07 Jun Two Scoops of Chocolate and Salty Tears
By Casey West Robertson | June 7, 2023
As a parent and caregiver of an undiagnosed disease patient, we face many emotions and mental wellness challenges on our journey. Some of these emotions come in cycles when milestones are not met, and others come daily with the tasks of caring for an undiagnosed patient. We are consumed with day-to-day medical routines, appointments, hospitalizations, procedures, multiple therapies, advocating for the best care and insurance approval, and all with just the bare minimum of care. Dare we work a job outside or from home, the challenge becomes balancing the dedicated and delicate care and working to provide for the family financially. Through this we must find a way to cope with the challenges we face. Not all challenges are negative; however, we still must find a way to cope. We joke at my house on a bad day medically, and when things just seem to be overwhelming, by saying “I need two scoops of chocolate ice cream with my salty tears.” No, that is not healthy nor is it a sustainable method of coping; however, in that moment, it is what keeps me hanging on for one more medical battle.
It wasn’t until I reached the lowest of lows and felt that I could not take any more, and that I realized mental wellness while caring for a loved one is so very vital. I had depleted my mental, emotional, and physical wellness trying to help my daughter have the best life she could. My body was always in fight mode, left overworked and not even knowing who I was. I sat in an empty parking lot holding all her medicine that I had just picked up at the pharmacy wondering where to go next. It is well known but worth mentioning that most families with extended medical battles lose their support systems over time simply because life continues for others while you are stuck in this suspended time of medical unknown. Some surveys show that upwards of 87% of families with disabled children end in divorce. I am thankful to have one of the best husbands and fathers to walk beside me on this journey.
So…. if chocolate ice cream and tears were not sustaining me, then what could help me cope with the odyssey that we are on. The first for caregivers is to know that it is okay to have both negative and positive emotions around your loved one. You can feel that they are the greatest thing in your life and at the same time feel overworked by the medical battles. It is okay to seek counseling from professionals to help with the coping of the diagnostic journey. I have found that taking care of myself helps me to take care of my daughter. I schedule time on my calendar just like any other procedure to get exercise or just be outside in nature. I found a personal trainer that would help me do the things that I enjoyed. I found if I booked them on my calendar then it was an appointment and commitment that I was less likely to cancel or let get pushed to the side with other tasks. I made sure that the trainer would do activities that I liked such as kayaking, hiking, and bike riding. I rode my first bike in over 30 years and then my husband and I started joining bike rides that fundraise for different causes. It only takes an hour to ride about 10-12 miles and that is an hour of self-care that you deserve. I also found coping in animals. My daughter was gifted a therapy horse and we don’t ride him now due to her balance and pain; however, we pet, feed, and spoil him. We have become the home for several retired horses that just need love in their last days. I also find comfort in drinking coffee and watching the red birds at my bird feeder. Faith is another way that we cope daily. Kylie is too sick to attend school; however, she loves our church where she is accepted and cherished. She might just be a little favored more than other young adults.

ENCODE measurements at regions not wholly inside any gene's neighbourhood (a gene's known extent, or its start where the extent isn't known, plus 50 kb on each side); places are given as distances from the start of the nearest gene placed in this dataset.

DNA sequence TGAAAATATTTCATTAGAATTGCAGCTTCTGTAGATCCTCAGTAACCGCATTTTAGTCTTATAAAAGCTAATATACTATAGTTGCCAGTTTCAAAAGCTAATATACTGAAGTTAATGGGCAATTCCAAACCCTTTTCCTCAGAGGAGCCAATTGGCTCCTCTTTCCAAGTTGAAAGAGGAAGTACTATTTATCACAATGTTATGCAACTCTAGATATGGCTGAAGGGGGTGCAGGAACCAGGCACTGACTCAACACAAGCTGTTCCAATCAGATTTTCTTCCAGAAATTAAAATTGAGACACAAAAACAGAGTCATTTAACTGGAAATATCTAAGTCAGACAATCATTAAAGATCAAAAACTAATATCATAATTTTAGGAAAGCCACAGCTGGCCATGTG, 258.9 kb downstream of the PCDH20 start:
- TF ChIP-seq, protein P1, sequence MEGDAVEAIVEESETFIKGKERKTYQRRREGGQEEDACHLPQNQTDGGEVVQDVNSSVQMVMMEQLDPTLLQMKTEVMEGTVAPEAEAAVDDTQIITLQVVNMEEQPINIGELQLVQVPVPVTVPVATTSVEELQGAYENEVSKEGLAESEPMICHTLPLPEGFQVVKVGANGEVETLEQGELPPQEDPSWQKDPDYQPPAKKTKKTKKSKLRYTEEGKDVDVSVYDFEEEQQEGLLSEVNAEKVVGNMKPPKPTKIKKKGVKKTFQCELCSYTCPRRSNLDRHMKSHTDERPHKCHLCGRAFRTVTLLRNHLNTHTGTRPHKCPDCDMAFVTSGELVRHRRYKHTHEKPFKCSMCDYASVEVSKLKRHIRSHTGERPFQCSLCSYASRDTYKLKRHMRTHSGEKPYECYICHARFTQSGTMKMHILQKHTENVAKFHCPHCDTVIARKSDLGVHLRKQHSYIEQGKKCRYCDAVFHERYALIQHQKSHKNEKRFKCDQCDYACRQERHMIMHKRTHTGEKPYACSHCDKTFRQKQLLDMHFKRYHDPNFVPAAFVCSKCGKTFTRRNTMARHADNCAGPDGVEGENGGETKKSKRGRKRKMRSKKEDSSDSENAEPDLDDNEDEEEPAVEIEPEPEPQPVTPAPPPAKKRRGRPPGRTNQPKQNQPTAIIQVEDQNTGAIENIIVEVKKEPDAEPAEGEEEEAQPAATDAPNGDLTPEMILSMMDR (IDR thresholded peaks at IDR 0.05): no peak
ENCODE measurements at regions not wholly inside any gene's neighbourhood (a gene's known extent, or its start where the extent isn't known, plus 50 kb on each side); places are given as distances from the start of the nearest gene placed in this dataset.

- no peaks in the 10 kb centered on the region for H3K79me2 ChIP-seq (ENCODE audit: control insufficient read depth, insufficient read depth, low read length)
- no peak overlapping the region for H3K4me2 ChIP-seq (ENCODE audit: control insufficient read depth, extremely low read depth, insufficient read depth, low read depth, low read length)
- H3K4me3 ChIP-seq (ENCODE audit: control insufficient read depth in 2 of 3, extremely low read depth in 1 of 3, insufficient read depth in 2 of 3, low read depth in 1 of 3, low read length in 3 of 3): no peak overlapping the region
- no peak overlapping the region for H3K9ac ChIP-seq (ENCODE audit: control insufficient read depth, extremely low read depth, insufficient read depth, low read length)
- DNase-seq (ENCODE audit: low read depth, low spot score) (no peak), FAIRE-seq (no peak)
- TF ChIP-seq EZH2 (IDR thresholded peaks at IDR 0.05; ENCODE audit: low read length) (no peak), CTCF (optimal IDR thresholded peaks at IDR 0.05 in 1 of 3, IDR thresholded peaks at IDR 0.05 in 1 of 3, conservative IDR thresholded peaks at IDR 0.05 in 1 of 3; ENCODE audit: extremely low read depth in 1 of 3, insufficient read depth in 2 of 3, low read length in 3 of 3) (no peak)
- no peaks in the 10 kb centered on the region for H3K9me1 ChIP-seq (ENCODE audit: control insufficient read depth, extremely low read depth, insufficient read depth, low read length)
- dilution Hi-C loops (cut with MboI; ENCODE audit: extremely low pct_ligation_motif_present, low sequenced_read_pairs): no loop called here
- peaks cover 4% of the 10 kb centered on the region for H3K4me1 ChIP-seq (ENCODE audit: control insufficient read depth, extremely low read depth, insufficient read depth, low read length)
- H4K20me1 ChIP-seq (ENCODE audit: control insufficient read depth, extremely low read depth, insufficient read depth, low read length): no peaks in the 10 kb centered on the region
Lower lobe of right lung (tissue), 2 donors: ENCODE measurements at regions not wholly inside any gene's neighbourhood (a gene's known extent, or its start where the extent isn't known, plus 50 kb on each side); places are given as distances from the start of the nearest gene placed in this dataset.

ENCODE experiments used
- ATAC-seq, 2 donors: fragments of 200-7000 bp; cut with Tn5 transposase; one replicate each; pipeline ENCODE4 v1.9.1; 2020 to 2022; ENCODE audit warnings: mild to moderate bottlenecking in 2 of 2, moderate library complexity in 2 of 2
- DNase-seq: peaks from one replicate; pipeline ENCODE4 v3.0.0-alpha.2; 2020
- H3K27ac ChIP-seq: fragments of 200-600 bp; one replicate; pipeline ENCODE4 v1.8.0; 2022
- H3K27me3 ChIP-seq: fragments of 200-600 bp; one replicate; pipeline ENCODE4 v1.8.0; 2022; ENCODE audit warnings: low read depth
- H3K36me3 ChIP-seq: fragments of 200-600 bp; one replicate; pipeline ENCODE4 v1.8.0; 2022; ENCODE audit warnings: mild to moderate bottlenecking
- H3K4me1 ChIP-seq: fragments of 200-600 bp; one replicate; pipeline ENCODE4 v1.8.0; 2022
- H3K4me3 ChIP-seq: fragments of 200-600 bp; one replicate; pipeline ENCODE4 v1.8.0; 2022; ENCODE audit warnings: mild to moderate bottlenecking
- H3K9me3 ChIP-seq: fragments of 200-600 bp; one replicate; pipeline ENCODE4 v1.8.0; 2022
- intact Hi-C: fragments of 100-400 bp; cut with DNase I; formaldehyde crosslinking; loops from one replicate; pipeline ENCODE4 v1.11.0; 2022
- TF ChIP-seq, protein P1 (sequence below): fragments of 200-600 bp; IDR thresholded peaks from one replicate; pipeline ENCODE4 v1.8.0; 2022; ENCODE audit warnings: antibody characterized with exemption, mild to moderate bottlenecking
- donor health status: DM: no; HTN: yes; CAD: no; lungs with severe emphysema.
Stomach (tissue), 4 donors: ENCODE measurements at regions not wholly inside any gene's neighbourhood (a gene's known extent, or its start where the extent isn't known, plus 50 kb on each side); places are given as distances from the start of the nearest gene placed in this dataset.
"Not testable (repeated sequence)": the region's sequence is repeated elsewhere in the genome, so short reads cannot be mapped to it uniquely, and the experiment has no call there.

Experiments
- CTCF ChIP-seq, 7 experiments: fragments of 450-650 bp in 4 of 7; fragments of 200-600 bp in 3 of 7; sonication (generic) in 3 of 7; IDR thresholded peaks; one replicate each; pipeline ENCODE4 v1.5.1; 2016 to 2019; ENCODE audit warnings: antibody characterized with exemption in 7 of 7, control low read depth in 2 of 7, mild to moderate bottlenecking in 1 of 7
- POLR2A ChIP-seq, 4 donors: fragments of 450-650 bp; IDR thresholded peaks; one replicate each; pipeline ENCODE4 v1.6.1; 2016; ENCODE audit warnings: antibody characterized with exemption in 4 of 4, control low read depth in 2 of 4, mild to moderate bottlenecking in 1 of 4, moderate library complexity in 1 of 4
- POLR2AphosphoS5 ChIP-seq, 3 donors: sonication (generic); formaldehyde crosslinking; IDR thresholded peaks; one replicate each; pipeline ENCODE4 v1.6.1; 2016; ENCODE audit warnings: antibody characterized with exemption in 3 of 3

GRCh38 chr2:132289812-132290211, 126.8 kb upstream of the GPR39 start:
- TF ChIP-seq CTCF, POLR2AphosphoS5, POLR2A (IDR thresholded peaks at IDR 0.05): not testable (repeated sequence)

Hope is the greatest coping skill we all can have and through UDN there is Hope to be offered. Even without a diagnosis, the UDN has many teams of doctors that will engulf you with their fire of Hope. They will continue to ask questions and search for answers and think outside the box. Meeting our team in 2022 gave me hope like no other because they were real people with real lives that cared enough about my daughter to search for answers. I could see that finding help for us was important and affected them as much as it affects us. She was no longer seen as a piece-by-piece case; however, she was seen as a whole person that needed answers. Will we get answers, maybe, maybe not. That is not the important part of coping with an undiagnosed disease – it is the Hope for a better tomorrow for all undiagnosed patients. It’s the Faith that working on your journey will help others that you may never even meet.
Mental wellness is something that we need to focus more on in the undiagnosed odyssey and I believe PEER has opened that conversation for many families. So, friends and fellow caregivers schedule a time for mental wellness, focus on Hope and have Faith that your journey is for the greater good and it is OKAY, on occasion, to have two scoops of chocolate with your salty tears.